3. Droids pay 55-points for being a Droid. Part of this (~10-points) is not having to eat. Making Droids eat just screws them over more than they already are. I would say that Droids need to get power, but at a much different scale than organics. Perhaps on the weeks or months scale, rather than daily. Any Droid would power up given the chance as often they have nothing better to do. Perhaps they power down while running maintenance programs, and may as well charge up at the same time.
  4. I have run games where I gave out XP that the players can spend, and then I give out extra XP that I spent on their behalf. This way you have . . . (a) combat characters spending points on non-combat skills, and (b) non-combat characters spending points on combat skills . . . . . . to better fit the actual experience the characters lived though. The characters all grow organically, while on track towards a “build” that some players have in mind. As an added bonus you end up with characters that can participate in a wider set of circumstances, and players have a taste of skills that they normally avoid. It also fits with the notion that some things come easy, while others you need to work on. I know I am good at some skills that I would rather swap out for more marketable skills. Note: Make it so that it does not count against the PC's number of specializations. Don't mess with a players' ability to spend XP.
  5. I played an Astromech (R2) in a D20 game, and I had a blast. I could not afford all of the gear that an Astromech had, so I just said that the gear I did not have was broken. After the group joined the Rebel Alliance my R2 forged some requisition forms, and raided the droid repair bay for parts. It was a bunch of fun!
  6. Of course they get paid. Some may do it for free, but not all. Someone funds the rebellion, and payroll is extremely likely to be part of the cost of running a military. I looked up some stuff on the American Revolutionary War, and filled out my opinions based on this. Each command is likely different. Soldiers may have to pay for their uniforms, equipment, and food. Some of the pay is likely in various forms of credit, and some of it is likely in the form of promises for future credits, land, or goods.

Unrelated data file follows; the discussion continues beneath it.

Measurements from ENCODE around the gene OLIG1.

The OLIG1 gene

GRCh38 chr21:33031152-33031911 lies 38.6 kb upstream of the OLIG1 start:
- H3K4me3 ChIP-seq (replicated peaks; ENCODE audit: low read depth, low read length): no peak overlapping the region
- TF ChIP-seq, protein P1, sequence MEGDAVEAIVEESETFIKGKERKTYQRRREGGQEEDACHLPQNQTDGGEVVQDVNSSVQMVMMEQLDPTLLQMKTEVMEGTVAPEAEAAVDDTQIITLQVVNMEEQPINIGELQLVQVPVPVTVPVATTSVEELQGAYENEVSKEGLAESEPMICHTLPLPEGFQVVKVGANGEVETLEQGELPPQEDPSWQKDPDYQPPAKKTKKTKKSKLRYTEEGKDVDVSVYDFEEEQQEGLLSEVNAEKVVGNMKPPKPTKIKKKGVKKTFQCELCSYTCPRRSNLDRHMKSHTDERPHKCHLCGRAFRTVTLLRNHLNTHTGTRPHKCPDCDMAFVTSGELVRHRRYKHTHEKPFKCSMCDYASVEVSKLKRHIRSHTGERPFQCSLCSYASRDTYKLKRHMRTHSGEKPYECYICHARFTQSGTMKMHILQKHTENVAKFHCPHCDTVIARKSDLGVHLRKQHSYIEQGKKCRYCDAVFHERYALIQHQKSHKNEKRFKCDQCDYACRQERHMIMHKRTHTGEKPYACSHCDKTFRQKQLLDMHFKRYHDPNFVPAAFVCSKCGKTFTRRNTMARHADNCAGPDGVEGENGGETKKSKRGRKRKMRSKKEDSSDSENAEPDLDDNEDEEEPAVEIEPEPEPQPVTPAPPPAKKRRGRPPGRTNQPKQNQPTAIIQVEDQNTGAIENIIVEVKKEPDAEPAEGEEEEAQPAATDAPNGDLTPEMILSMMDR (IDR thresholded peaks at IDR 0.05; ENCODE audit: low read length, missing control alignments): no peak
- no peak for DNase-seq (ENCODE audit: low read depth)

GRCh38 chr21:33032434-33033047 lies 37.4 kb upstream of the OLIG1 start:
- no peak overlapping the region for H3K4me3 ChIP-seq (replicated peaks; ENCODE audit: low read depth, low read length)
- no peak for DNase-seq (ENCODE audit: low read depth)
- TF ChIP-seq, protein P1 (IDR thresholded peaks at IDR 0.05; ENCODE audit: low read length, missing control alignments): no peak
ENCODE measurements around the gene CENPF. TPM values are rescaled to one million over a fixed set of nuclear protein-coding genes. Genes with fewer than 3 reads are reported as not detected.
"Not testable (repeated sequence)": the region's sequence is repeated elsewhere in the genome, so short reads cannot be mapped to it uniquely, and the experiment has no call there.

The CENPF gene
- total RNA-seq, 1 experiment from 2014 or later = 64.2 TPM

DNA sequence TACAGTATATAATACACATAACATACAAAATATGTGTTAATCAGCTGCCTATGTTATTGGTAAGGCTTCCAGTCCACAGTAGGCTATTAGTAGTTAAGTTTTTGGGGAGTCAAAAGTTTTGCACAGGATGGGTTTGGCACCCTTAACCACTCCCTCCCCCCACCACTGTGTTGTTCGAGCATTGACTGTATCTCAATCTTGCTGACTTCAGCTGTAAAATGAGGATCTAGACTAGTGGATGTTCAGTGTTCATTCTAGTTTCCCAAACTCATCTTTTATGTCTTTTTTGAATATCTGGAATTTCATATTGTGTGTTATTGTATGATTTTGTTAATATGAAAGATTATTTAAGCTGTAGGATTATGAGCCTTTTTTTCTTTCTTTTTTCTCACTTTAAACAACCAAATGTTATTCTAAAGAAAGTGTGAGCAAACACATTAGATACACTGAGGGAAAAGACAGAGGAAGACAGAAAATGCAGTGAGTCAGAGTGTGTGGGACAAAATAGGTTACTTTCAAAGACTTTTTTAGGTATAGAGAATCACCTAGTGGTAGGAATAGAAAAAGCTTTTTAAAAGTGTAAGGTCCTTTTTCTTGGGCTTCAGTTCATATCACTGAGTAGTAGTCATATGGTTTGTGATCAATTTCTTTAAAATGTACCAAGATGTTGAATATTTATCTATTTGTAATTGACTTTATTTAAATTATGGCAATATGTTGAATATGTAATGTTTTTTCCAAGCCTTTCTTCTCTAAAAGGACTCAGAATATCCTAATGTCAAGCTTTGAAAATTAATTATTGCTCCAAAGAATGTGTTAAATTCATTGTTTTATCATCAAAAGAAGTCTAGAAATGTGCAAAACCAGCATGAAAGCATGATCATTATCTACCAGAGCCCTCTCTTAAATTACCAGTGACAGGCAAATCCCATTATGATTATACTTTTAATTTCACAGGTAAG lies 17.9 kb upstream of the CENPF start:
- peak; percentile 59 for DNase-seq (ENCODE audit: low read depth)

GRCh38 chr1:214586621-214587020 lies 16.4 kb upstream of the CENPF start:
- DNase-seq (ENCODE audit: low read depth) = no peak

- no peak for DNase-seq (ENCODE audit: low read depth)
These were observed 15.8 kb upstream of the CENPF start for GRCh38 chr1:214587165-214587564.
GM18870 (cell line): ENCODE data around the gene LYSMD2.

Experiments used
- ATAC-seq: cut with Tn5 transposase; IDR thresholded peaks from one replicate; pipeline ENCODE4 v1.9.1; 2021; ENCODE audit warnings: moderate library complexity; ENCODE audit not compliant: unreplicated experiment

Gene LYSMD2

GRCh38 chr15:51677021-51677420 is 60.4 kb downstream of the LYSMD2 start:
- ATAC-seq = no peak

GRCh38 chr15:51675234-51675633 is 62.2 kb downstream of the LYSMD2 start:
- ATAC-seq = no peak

7. Allow him to take out a loan from his grandmother (or someone he would pay back) for enough to purchase an Astromech. The obligation could be along the lines of his grandmother being in a fanatical pinch, and needs some credits for medication. Perhaps she took out a loan from a gangster, and is now in trouble. Allow him to purchase a used Astromech that needs a great deal of work, but is all he could afford at the moment. The obligation could be the droid getting into trouble, or malfunctioning during the job. Make the obligation something that (a) gives him what he wants, and (b) will may stick around after coming up with the ~8,250 credits, or whatnot, that he needed to buy the droid. I would jump on the chance to have an annoying and plucky Astromech about.
  8. Award them 12 experience per session played. In my experience this ends up being every 3 sessions or so. I would think 150 (round up from 144) points would be reasonable.
  9. Here is how I would handle things (using obligation to buy items and such): http://www.fantasyflightgames.com/edge_foros_discusion.asp?efid=318&efcid=46&efidt=735297 http://www.criticalfumble.net/forum/showthread.php?p=462367#post462367 Let me know what you guys think.
  10. I really like the initiative system. I think combined with the dice mechanic it gives the feel of teamwork.
  11. I think they should: [1A] Get rid of the career / specialization skill lists. [1B] Mayhaps limit “class” skills to a certain number, but let the player pick them. Give suggestions, but let the player swap skills out. [2A] Get rid of the career / specialization trees. [2B] Mayhaps give each talent a cost and a possible prerequisite. [3A] I think careers / specializations should be example archetypes.
  12. Update 2.0. Please take a look and let me know what you think. http://www.criticalfumble.net/forum/showthread.php?p=462367#post462367
  13. I remembered and found it after not being able to edit the last post. http://www.fantasyflightgames.com/edge_foros_discusion.asp?efid=318&efcid=46&efidt=730993
  • Create New...